CS: How long ago did you start the movie and when did you know that you were done in terms of having all the interviews you needed so you could start editing and finish it up?
Ferguson: I started making the film in mid-2005 and made it in almost exactly 18 months. Two things happened, and luckily, they coincided well: one was that deadlines were looming and the other was that it seemed that we’ve reached a point at which we really had what we needed. It just seemed kind of obvious actually.
CS: I like the fact that your movie fills in some of the blanks of those other Iraq docs. Did you watch any of them or did you try to avoid them?
Ferguson: Oh, no, I’ve watched a number of those films. I’ve seen “Why We Fight.” I’ve seen “War Tapes.” I didn’t think much of “Why We Fight” actually. I thought “The War Tapes” was a good film. I had two goals in making this film. First was to tell the story in a comprehensive way on a large scale, and the second was to be completely un-ideological, un-partisan, to just (say) “This is what happened. These are the facts.” I’m not an ideological person. I think that ideologies tend to blind you. I think that that’s the problem that Dick Cheney has, and I think that people on the left can have that problem just as severely. I tried very hard to avoid all that and to make a film that wasn’t partisan, wasn’t political, wasn’t ideological that was very straight.
CS: Do you think documentaries like this are the last independent venue for sharing opinions and that they can have an effect on how the public views things?
Ferguson: Well, for whatever combination of reasons, the media has certainly been falling down on the job, that’s true. There are still lots of good books, but as I’ve said, people don’t seem to be read books very much, but they do go to films. There is that. We won’t know what effect a film has and how many people will see it until it’s released of course, but the early evidence is very encouraging. Our screenings have been extremely well attended and very enthusiastically received. The trailer for the film was posted on the internet three weeks ago, posted on a number of different sites, one of which was YouTube. In the first two weeks that it was up on YouTube, 20,000 people watched the trailer. In third most recent week, 170,000 people watched the trailer, over 60,000 of them yesterday alone. That suggests a very high rate of growth in interest, so I’m optimistic that in fact, the film will be widely seen and will have an effect.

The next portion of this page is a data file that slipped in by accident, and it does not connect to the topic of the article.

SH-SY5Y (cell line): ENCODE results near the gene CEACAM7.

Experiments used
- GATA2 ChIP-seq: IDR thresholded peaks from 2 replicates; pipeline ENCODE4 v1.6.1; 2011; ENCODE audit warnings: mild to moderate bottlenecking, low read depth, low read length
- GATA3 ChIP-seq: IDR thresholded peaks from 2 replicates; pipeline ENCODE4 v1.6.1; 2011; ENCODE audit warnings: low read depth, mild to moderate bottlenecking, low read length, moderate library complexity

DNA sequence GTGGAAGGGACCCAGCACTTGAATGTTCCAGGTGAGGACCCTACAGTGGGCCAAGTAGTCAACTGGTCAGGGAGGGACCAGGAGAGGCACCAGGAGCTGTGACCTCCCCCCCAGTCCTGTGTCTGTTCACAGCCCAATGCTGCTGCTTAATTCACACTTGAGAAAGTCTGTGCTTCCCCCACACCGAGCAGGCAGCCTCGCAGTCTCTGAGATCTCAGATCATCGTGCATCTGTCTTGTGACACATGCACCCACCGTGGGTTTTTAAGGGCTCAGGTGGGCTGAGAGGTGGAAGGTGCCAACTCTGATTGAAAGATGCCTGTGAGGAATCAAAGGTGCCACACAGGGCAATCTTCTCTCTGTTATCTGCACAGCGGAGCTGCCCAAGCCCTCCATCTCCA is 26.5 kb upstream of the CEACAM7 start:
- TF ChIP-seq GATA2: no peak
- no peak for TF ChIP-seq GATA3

CS: Why do you think the CPA and ORHA (the two organizations put in charge of rebuilding Iraq after the invasion) are left out of the equation so much when it comes to the media? We see and hear a lot about the after-effects, the bombings in Iraq, etc. but on the news, we haven’t seen a lot about why all of this is happening. Why do you think that is?
Ferguson: I think it gets back to this mysterious question of why the media doesn’t cover things anymore. I don’t think that it’s so much a matter of corporate interests actually in any straightforward way in the sense of “it’s not in my economic interest to cover this subject.” I don’t think that’s what’s going on, because coverage of the war now and of administrative policy is certainly becoming quite critical. It’s not that the media are still a lapdog for the Bush administration, it’s not that way, but coverage is still quite superficial. It seems that there aren’t that many places in the American media anymore where people do long-form, serious investigative research and go into things in any depth. I regret that a lot, and I think that the increasing popularity of documentaries is to some extent a response to that condition.